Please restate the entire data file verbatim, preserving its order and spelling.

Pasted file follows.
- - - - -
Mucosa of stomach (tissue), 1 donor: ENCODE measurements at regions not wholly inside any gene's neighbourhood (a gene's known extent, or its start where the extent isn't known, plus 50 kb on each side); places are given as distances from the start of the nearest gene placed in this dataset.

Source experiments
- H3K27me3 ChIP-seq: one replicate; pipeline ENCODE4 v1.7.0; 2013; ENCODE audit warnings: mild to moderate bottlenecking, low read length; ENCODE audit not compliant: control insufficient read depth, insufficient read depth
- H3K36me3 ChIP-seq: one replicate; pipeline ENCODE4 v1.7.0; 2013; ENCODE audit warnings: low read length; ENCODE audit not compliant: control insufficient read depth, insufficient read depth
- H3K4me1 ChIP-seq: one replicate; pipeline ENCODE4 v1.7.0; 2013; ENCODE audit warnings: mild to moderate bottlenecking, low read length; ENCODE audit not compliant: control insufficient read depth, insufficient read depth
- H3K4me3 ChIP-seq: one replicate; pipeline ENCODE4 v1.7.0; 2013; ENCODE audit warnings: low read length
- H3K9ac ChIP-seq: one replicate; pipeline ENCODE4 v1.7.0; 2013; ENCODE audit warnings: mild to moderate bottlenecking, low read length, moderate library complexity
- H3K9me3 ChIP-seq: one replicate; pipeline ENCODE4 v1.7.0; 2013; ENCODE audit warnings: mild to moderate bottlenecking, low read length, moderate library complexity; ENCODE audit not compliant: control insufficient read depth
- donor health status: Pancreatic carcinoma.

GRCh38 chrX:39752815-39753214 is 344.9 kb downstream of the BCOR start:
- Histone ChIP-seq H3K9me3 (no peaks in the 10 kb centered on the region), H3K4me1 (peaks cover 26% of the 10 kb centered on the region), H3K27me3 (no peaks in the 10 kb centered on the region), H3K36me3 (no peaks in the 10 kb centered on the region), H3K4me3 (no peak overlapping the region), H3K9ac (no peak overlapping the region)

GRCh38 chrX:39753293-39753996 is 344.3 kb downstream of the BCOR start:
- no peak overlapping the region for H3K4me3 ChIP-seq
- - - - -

Mucosa of stomach (tissue), 1 donor: ENCODE measurements at regions not wholly inside any gene's neighbourhood (a gene's known extent, or its start where the extent isn't known, plus 50 kb on each side); places are given as distances from the start of the nearest gene placed in this dataset.

Source experiments
- H3K27me3 ChIP-seq: one replicate; pipeline ENCODE4 v1.7.0; 2013; ENCODE audit warnings: mild to moderate bottlenecking, low read length; ENCODE audit not compliant: control insufficient read depth, insufficient read depth
- H3K36me3 ChIP-seq: one replicate; pipeline ENCODE4 v1.7.0; 2013; ENCODE audit warnings: low read length; ENCODE audit not compliant: control insufficient read depth, insufficient read depth
- H3K4me1 ChIP-seq: one replicate; pipeline ENCODE4 v1.7.0; 2013; ENCODE audit warnings: mild to moderate bottlenecking, low read length; ENCODE audit not compliant: control insufficient read depth, insufficient read depth
- H3K4me3 ChIP-seq: one replicate; pipeline ENCODE4 v1.7.0; 2013; ENCODE audit warnings: low read length
- H3K9ac ChIP-seq: one replicate; pipeline ENCODE4 v1.7.0; 2013; ENCODE audit warnings: mild to moderate bottlenecking, low read length, moderate library complexity
- H3K9me3 ChIP-seq: one replicate; pipeline ENCODE4 v1.7.0; 2013; ENCODE audit warnings: mild to moderate bottlenecking, low read length, moderate library complexity; ENCODE audit not compliant: control insufficient read depth
- donor health status: Pancreatic carcinoma.

GRCh38 chrX:39752815-39753214 is 344.9 kb downstream of the BCOR start:
- Histone ChIP-seq H3K9me3 (no peaks in the 10 kb centered on the region), H3K4me1 (peaks cover 26% of the 10 kb centered on the region), H3K27me3 (no peaks in the 10 kb centered on the region), H3K36me3 (no peaks in the 10 kb centered on the region), H3K4me3 (no peak overlapping the region), H3K9ac (no peak overlapping the region)

GRCh38 chrX:39753293-39753996 is 344.3 kb downstream of the BCOR start:
- no peak overlapping the region for H3K4me3 ChIP-seq